compute segmented sum using CUDA

Hi,

I would like to compute the sum of an array using warp aggregated atomics. I have a dataset with 5000 entries. For each entry, there are 441 elements with double data type. This 1-D data array is passed on to GPU memory with 5000*441 elements.

From this 1-D array, I need to compute segmented sum of each 441 element.
Could anyone suggest a best way to implement this functionality using CUDA?

I tried atomicAdd() but takes more time.
If I use Thrust library reduce function, I am not clear how to implement this segmented sum?

Example: sum_result[0]=sum(in_array(0 to 440))
sum_result[1]=sum(in_array(441 to 880))

     sum_result[4999]=sum(in_array(4558 to 4999))

If anyone can give some solution it will be greatly helpful.

Thanks

The warp aggregated atomics case has a number of special cases to consider:

  • each warp must account for the fact that it may straddle a group boundary, and therefore must possibly handle 2 warp level reductions and 2 atomic operations per warp
  • in addition, the corner case around end-of-grid handling, adds complexity to the conditionals above.
  • the warp level reduction must potentially have non-power-of-2 sizes and start on arbitrary boundaries.

As a further objection, use of atomics (even warp-aggregated atomics) for operations that can reasonably be done with ordinary reductions probably isn’t necessary – ordinary reductions are probably preferred (faster).

Therefore a pure warp aggregated reduction was more than I wanted to work on for a casual coding exercise. A modern treatment/example of warp aggregated atomics is covered here:

http://on-demand.gputechconf.com/gtc/2017/presentation/s7622-Kyrylo-perelygin-robust-and-scalable-cuda.pdf

e.g. on slide 48. However this case assumes we are only counting active threads and reserving space in queue. It is not actually doing a warp-level reduction also (unless you consider the use of popcnt to be a reduction)

What follows then is a treatment of 2 approaches:

  • thrust using reduce_by_key (which is a canonical segmented reduction algorithm)
  • a simplistic block level reduction

For your particular case, where the group size is reasonably large (441) and less than the max limit on threads per block (1024), I think it makes a lot of sense, at least performance wise, to assign each group to a block. With this method we can dispense with atomics entirely.

Here’s a worked example of both approaches:

$ cat t1345.cu
#include <thrust/reduce.h>
#include <thrust/device_vector.h>
#include <thrust/copy.h>
#include <thrust/iterator/transform_iterator.h>
#include <thrust/iterator/counting_iterator.h>
#include <thrust/iterator/discard_iterator.h>
#include <iostream>

const int ngroups = 5000;
const int groupsz = 441;
const int halfblock = 256;  // choose as the minimum power of 2 greater than or equal to half of the groupsz

#include <time.h>
#include <sys/time.h>
#define USECPSEC 1000000ULL

unsigned long long dtime_usec(unsigned long long start){

  timeval tv;
  gettimeofday(&tv, 0);
  return ((tv.tv_sec*USECPSEC)+tv.tv_usec)-start;
}

// for this kernel we assume that we launch with block size (threads per block) == groupsz
template <typename T>
__global__ void blockReduction(const T * __restrict__ in, T * __restrict__ out){

  __shared__ T sdata[groupsz];
  sdata[threadIdx.x] = in[threadIdx.x + blockIdx.x*groupsz];
  __syncthreads();
  for (int i = halfblock; i>0; i>>=1){
    if ((threadIdx.x < i) && (threadIdx.x+i < groupsz))
      sdata[threadIdx.x] += sdata[threadIdx.x+i];
    __syncthreads();}
  if (!threadIdx.x) out[blockIdx.x] = sdata[0];
}

using namespace thrust::placeholders;
int main(){

  thrust::device_vector<double> d(ngroups*groupsz, 1);
  thrust::device_vector<double> r(ngroups);
  unsigned long long dt = dtime_usec(0);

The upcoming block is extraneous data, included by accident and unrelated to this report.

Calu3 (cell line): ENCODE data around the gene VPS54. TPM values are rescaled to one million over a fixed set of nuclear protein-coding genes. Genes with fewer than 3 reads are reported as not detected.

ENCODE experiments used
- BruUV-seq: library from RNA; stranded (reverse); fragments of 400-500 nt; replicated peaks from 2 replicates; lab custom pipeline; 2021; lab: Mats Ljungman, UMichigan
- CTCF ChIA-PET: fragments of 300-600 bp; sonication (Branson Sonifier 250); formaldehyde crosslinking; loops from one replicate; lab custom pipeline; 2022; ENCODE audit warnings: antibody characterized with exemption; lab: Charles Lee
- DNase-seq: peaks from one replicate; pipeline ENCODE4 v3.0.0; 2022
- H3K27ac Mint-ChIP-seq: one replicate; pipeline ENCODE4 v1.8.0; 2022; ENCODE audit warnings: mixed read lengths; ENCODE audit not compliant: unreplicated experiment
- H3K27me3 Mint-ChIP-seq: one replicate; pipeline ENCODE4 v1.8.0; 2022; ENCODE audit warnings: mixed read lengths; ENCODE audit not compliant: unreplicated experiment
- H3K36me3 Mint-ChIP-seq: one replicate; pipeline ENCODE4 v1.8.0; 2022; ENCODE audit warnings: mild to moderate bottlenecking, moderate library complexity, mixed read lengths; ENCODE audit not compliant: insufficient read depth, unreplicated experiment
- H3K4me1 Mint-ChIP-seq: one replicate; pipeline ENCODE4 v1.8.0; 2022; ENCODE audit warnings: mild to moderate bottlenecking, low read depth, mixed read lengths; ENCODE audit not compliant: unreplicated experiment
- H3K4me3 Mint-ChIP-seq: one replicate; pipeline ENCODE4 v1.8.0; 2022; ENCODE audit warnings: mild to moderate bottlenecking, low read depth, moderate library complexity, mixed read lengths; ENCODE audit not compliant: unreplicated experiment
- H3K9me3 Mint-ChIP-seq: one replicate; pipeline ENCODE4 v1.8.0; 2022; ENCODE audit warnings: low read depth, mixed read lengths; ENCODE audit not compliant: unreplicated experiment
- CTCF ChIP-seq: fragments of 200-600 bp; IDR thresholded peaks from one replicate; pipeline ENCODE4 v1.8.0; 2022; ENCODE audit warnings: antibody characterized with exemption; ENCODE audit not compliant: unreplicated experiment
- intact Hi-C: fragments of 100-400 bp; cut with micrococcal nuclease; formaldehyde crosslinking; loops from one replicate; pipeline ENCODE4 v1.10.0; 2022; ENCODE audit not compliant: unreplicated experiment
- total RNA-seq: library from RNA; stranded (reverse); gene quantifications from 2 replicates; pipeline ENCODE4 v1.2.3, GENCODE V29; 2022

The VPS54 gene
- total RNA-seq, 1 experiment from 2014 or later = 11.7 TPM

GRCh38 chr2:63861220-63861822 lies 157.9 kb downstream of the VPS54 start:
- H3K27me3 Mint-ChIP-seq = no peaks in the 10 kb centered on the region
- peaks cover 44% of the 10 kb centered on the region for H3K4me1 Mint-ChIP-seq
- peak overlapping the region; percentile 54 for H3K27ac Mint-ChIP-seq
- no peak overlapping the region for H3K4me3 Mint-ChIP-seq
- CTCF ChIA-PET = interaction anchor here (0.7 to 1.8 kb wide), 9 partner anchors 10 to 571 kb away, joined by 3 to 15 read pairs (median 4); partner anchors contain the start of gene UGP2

thrust::reduce_by_key(thrust::make_transform_iterator(thrust::counting_iterator<int>(0), _1/groupsz), thrust::make_transform_iterator(thrust::counting_iterator<int>(ngroups*groupsz), _1/groupsz), d.begin(), thrust::make_discard_iterator(), r.begin());
  cudaDeviceSynchronize();
  dt = dtime_usec(dt);
  thrust::copy_n(r.begin(), 5, std::ostream_iterator<double>(std::cout, ","));
  std::cout << std::endl << "thrust time: " << dt/(float)USECPSEC << " seconds" << std::endl;

  thrust::device_vector<double> r2(ngroups);
  dt = dtime_usec(0);
  blockReduction<<<ngroups, groupsz>>>(thrust::raw_pointer_cast(d.data()), thrust::raw_pointer_cast(r2.data()));
  cudaDeviceSynchronize();
  dt = dtime_usec(dt);
  thrust::copy_n(r2.begin(), 5, std::ostream_iterator<double>(std::cout, ","));
  std::cout << std::endl << "kernel time: " << dt/(float)USECPSEC << " seconds" << std::endl;

}

$ nvcc -arch=sm_35 -o t1345 t1345.cu
$ ./t1345
441,441,441,441,441,
thrust time: 0.002895 seconds
441,441,441,441,441,
kernel time: 0.000354 seconds
$

We see that for this particular example, the simplistic kernel approach is almost 10x faster than thrust. We shouldn’t be too hard on thrust here: I’ve saddled it with an integer division that I don’t have to do with my CUDA kernel, but the thrust case is more flexible, and maintainable.

Although I don’t show it here, running this code with cuda-memcheck indicates no runtime errors. CUDA 8, CentOS 7, Tesla K20x

Thanks txbob for your valuable inputs. I tried to run the block reduction approach for sample dataset and it works fine. To begin with I tested for ngroups = 1 and groupsz = 441.

To measure the kernel run time, I use cudaEventRecord() API as below. Using this approach, the
run time is measured as 0.207648 ms.
[b]
But for the example code above, when i ran on Tesla K20C card I got the results below:

441,441,441,441,441,
thrust time: 0.000807 seconds
441,441,441,441,441,
kernel time: 0.000396 seconds[/b]

I would like to know the reason behind this sudden increase in run time. Any suggestions shall be useful.

Thanks.

const int ngroups = 1;
const int groupsz = 441;
const int halfblock = 256; // choose as the minimum power of 2 greater than or equal to half of the groupsz

// for this kernel we assume that we launch with block size (threads per block) == groupsz
global void blockReduction(double *out, double *in){

shared double sdata[groupsz];
sdata[threadIdx.x] = in[threadIdx.x + blockIdx.x*groupsz];
__syncthreads();
for (int i = halfblock; i>0; i>>=1){
if ((threadIdx.x < i) && (threadIdx.x+i < groupsz))
sdata[threadIdx.x] += sdata[threadIdx.x+i];
__syncthreads();}
if (!threadIdx.x) out[blockIdx.x] = sdata[0];
}

int main()
{
FILE *A_f = fopen("/home/…/file.txt", “r”);

int i;
double h_A = (double)malloc(groupsz* sizeof(double));
double h_sum = (double)malloc(ngroups* sizeof(double));

if (A_f == NULL) { return 1; }
for (i = 0;i<groupsz;++i) {
fscanf(A_f, “%lf”, &h_A[i]);